With the announcement of the new HTC One Mini, ailing Taiwanese company HTC has taken the fight to a lower price point against the top Android dog, Samsung. Featuring almost similar specs, the HTC One Mini and the Samsung Galaxy S4 Mini is sure to ignite yet another heated discussion as to which device is superior.
With that in mind, we’ve compiled the specifications of both the HTC One Mini and the Galaxy S4 Mini into a comparison table, and discuss the pros and cons.
Article continues after the break.
We start with the obvious and arguably the most important aspect in any smartphone spec sheet: the chipset. Both the One Mini and the Galaxy S4 Mini use the same Qualcomm Snapdragon 400 dual-core chipset, a processor designed for lower-end devices. However, the processor on the S4 Mini sports a higher clock speed at 1.7GHz compared to 1.4GHz on the One Mini. In addition, there’s 50% more RAM in the S4 Mini too, with 1.5GB to the One Mini’s 1GB.
Of course, some would argue that the higher clock speed and RAM is necessary due to the TouchWiz UI which is known for being too heavy in lower-end hardware. However, the new Sense 5 UI on the One Mini, aesthetically at least, also appears to be a heavy UI skin. The main differentiator here should not be on the slight increase in clock speed for the S4 Mini, but rather on the amount of RAM, which is why for this aspect, we believe the S4 Mini trumps the One Mini.
On the other hand, HTC’s much-hyped UltraPixel camera has also been fitted into the One Mini. It must be noted here that it is very rare for an OEM a similar piece of hardware (and such an important one at that) on both the premium and “watered-down” variant. That being said, despite the fancy moniker and impressive-sounding sensor specs, we still have doubts over the UltraPixel camera’s performance since our smartphone camera shootout. As for the S4 Mini, not much is known about the 8MP sensor, although Samsung has added the suite of software features for the camera found in the flagship Galaxy S4 into the S4 Mini, with the notable exception of Dual Shot…though we certainly hope the laggy camera app on the Galaxy S4 does not make an appearance on the S4 Mini.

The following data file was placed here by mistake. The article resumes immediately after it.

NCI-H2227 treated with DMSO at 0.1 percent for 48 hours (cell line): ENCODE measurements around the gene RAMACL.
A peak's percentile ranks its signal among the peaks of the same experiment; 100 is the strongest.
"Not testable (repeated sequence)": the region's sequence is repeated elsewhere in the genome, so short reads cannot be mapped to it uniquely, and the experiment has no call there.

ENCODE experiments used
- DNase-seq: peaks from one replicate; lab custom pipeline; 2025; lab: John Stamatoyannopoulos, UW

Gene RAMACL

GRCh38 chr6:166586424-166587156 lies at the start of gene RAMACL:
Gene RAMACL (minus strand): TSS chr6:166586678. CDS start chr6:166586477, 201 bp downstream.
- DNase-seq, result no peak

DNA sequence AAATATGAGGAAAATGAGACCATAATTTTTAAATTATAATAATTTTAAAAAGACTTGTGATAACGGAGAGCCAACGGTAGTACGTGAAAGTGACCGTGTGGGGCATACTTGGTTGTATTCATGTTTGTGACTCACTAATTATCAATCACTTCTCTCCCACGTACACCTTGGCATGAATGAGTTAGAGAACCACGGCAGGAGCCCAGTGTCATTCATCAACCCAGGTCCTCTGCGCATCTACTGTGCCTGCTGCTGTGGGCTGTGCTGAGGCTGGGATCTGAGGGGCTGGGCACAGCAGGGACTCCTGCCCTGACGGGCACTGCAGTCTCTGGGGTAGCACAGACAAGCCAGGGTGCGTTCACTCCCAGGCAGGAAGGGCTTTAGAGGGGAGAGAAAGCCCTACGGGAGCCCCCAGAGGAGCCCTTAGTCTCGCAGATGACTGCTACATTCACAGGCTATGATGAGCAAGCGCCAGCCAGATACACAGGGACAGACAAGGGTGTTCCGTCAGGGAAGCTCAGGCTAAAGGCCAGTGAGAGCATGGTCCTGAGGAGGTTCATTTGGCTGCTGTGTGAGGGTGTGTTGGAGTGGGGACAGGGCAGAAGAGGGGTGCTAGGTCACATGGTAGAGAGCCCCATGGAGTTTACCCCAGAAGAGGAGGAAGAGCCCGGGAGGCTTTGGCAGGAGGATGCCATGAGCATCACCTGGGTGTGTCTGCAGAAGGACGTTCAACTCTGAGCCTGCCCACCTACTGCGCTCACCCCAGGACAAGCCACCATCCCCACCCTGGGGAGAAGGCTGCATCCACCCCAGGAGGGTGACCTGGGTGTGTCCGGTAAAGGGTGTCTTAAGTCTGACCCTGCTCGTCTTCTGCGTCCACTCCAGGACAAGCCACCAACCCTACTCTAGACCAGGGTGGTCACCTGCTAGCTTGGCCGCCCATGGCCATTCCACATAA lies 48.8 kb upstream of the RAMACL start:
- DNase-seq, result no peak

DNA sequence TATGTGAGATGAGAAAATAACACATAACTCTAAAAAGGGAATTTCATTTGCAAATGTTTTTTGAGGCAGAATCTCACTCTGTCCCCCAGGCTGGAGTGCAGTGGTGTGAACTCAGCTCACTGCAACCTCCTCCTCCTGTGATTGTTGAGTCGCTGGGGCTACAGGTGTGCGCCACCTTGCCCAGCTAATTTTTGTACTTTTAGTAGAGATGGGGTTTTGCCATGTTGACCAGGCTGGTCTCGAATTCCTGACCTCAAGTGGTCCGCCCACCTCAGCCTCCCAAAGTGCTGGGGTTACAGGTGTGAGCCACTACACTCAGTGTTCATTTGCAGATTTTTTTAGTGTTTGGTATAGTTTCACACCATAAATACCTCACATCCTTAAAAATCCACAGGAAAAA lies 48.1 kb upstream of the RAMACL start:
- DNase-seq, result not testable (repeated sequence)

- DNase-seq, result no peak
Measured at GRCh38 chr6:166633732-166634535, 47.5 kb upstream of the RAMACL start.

Besides that, HTC also fitted the One Mini with the HTC BoomSound technology, which is essentially two front-facing speakers (which remains a unique rarity for smartphones) with integrated amplifiers. On the HTC One, the BoomSound speakers were impressively loud with amazing fidelity. On top of that, there’s also Beats Audio enhancements on the One Mini, which gives audio an added bass boost when on headphones. On paper, it must be said that the S4 Mini is very unlikely to top the One Mini.
Both smartphones also pack impressive arrays of software enhancements, both of which are inherited from their premium elder brothers. HTC Zoe is ever-present on the One Mini, providing various enhancements to the One Mini’s camera as well as the Gallery app, while the various S-branded apps make the S4 Mini very different from other Android devices.
With a smaller footprint, both devices not only had to compromise with less powerful hardware, but in the case of the One Mini, several hardware features as well. HTC opted to omit both NFC and the IR blaster for the One Mini, and like the HTC One, does not offer expandable storage via microSD cards. However, the smaller 1800mAh battery on the One Mini is of the lithium-polymer variety, which is a newer technology and features faster charging times compared to lithium-ion batteries.
Finally, there’s the exterior bodies of both devices. Samsung and HTC both faithfully recreated the mini variants of their flagship smartphones with the same design and materials – and that’s a big, big plus to the One Mini, which sports a similar aluminium unibody that is as sleek and sexy as the One. The S4 Mini, on the other hand, goes for a more practical polycarbonate body with a detachable back cover – at the expense of an all-round cheap plasticky feel.
Ultimately, the success of the HTC One Mini and the Samsung Galaxy S4 Mini will be down to another crucial factor: price. Both devices have not been launched locally yet, so there’s no way to determine the prices just yet (although a local bank may have spilled the beans on the S4 Mini) With so little to separate these two devices, consumers could very well just go for the cheaper of the two, regardless of the user experiences offered by both smartphones.
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Writes primarily about mobile-centric technology. Also possibly a Nokia/Apple/Android/Jolla/iOS/Samsung/HTC fanboy.